Things have changed a lot around here as the season draws to a close. Most all of the staff have left; The corn is ripening; I am selling excess vegetables; I have torn out many of the crops and am starting to sow cover crops. Like most times of change, it is both exciting and slightly unnerving. Although I am moving back to a great place and community in Athens, I am leaving behind a group of peers and a landscape to which I have become enjoyably accustomed. In addition to closing things out here, I have been preparing for the return to Athens. Paying bills and arranging a start date for my "day job" spurred me to think about what else I can do to fill the days (and the bank account). I decided that I really want to get a side project going installing kitchen garden plots. It will be a great way to continue the work I have enjoyed so much out here, and fall is a great time to get a garden started. So, if you or anyone you know might be interested in having a plot designed and installed, just comment here or send me an e-mail (leviv@uga.edu). There will be a non-promotional post soon; stay tuned.

Sunday, August 9, 2009

Ronald McDonald is Whistlin' Dixie!

Even out in New Mexico, McDonald’s has been ravenously promoting their line of “Southern-style” foods. If you are like me, your initial reaction to this was one of guttural disgust: “Who the hell do they think they are, claiming their fare is ‘Southern’?” A valid question, indeed.
It seems that the world’s largest peddler of corn and soy-derived “food” isn’t concerned about justifying their claim to Southern culinary traditions. The promotional website for their “southern-style” chicken sandwich doesn’t broach the subject. Instead, it hails their latest offering as “a fantastic relay team of perfectly seasoned, lightly breaded all white meat chicken, topped off with two pickles and served on a steamed bun.” So there is nothing particularly “Southern” about their sandwich. No surprise there. Why do they even bother calling it a southern-style chicken sandwich then? It seems to me that they are appropriating the image of “down-home Southern cooking” – food that is good for the soul – in an effort to assuage any apprehension that passing motorists might harbor about eating fast food. They are trying to give their placeless and faceless, mass-produced product a pedigree. McDonald's wants to, and needs to, “place” their food, and they have chosen the American South. A brilliant (and profitable) strategy, no doubt, but one that offends my sensibilities.
The irony of a placeless commodity being called “Southern” is not very useful, though. As my graduate school advisor always reminded us, irony has limited potential for productive thought. So, the more I thought about this recent addition to our fast food nation’s menu, the more I came to realize that McDonald’s was not so off-base in calling it Southern. The chicken in most of their sandwiches was likely grown in the American South; north Georgia and Arkansas produce the vast majority of industrially-grown chickens. (See Steve Striffler, Chicken and William Boyd, "Making Meat") And Southerners make up a large portion of McDonald’s customer base; the South as a region consumes more fast food per capita than any other. (www.aae.wisc.edu/fsrg/publications/conference/Marsh_Fanning_Stiegert.pdf) Although these are not the reasons Ronald chose to claim his new sandwich as “Southern,” they do suggest that McDonald's is largely representative of modern Southern cuisine. Perhaps, then, we should not resent McDonald’s appropriation of “southern-style” food, but instead work harder to make the Southern landscape one where industrial chicken farms and harried drive-by meals are not the norm.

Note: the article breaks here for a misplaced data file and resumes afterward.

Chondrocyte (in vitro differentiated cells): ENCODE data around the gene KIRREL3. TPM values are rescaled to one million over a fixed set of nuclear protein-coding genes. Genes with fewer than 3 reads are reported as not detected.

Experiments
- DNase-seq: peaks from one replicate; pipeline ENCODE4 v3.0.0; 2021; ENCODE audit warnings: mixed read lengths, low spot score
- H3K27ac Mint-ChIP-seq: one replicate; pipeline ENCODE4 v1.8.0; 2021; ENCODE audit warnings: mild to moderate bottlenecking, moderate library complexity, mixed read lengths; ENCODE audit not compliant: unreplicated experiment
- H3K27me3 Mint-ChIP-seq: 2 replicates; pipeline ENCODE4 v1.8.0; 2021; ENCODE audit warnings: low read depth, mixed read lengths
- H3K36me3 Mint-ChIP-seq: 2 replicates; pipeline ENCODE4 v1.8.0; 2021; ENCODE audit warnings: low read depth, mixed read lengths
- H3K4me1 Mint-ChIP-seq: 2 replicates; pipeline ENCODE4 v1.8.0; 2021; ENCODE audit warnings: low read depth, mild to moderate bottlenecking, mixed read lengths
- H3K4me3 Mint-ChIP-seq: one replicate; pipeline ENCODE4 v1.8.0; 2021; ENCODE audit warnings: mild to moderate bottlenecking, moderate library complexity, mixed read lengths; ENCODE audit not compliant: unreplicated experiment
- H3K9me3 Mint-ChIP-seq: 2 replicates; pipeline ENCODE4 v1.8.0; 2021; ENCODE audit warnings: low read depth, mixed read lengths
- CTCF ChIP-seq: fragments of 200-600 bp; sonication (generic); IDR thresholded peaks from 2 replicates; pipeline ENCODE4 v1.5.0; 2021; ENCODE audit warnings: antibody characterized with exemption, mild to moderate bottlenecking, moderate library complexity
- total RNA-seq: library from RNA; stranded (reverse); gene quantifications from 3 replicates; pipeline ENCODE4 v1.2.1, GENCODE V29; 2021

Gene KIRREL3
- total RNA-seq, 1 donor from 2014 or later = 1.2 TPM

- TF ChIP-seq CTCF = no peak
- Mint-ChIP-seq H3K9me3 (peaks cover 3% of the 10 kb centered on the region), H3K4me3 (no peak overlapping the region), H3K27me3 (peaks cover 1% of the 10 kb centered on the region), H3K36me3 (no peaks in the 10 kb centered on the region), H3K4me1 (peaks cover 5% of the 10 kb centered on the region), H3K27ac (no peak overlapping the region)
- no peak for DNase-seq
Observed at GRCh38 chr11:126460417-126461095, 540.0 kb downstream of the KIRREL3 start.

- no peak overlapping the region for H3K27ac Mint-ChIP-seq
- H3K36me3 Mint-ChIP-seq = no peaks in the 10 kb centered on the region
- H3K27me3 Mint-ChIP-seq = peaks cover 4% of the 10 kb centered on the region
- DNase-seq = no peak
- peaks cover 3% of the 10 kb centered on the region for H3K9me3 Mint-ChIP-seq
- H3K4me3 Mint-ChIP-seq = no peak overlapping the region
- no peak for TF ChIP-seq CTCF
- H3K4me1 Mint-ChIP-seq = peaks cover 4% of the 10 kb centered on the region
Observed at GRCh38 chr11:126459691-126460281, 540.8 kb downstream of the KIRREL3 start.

A brief update (8/24): A cohort of mine from this summer has returned home to New Jersey and sent me this photo from an area White Castle. It seems they have chosen the American South as their newest place theme, too. Sin and salvation smothered with a corn-syrup sweetened barbecue sauce...yum.

Thursday, August 6, 2009

Realism and Romanticism in Local Agriculture

The day we have all been waiting for: a guest posting! Venus Bivar, a good friend who I met at an environmental history conference, is working long hours at a community farm near Chicago this summer. She is a proud Canadian, hence the ridiculous spelling; Americans know that there is no “our” in labor. Here it is:

When I tell people that I'm volunteering at a farm this summer in order to supplement my PhD research, they understand completely. Many even compliment what they see as my dedication to the field of study - stretching my research into the realm of practical knowledge. When I tell them, however, that I'd like to give up life in Chicago in order to devote more time to farming, they assume that I am hopelessly naive about what farm labour entails and about what life in the country is "really like." They call me a romantic. Let's forget for a minute that I actually grew up in the middle of nowhere and that after a summer of volunteering as grunt labour, I do have a sense of what is demanded of both the mind and the body. Let’s forget all of that and start at zero.

I took a five year-old to the farm last week and she loved it. She ate peppers and green beans straight off the plant and when told that she could eat anything we were prepping for pick-up, her jaw dropped to the table, and she immediately shoved her face full of kohlrabi. For a kid who ordinarily veers away from the unknown when it comes to the vegetable kingdom, seeing her devour a whole host of items she had never even seen before made me realise that being involved in the labour process necessarily changes our attitude towards food and the work required to produce it. She was totally innocent of the romantic musings of adulthood. She simply ran through the fields, rode a tractor, learned how to identify a ripe cucumber, and took it all in with unadulterated joy. She made me realise that some people simply like to farm. They like the work - in the same way that some love to litigate or perform surgery. Why the former are charged with romanticism and the latter are not says more about how detached we have become from our food supply than it does about those doing the supplying.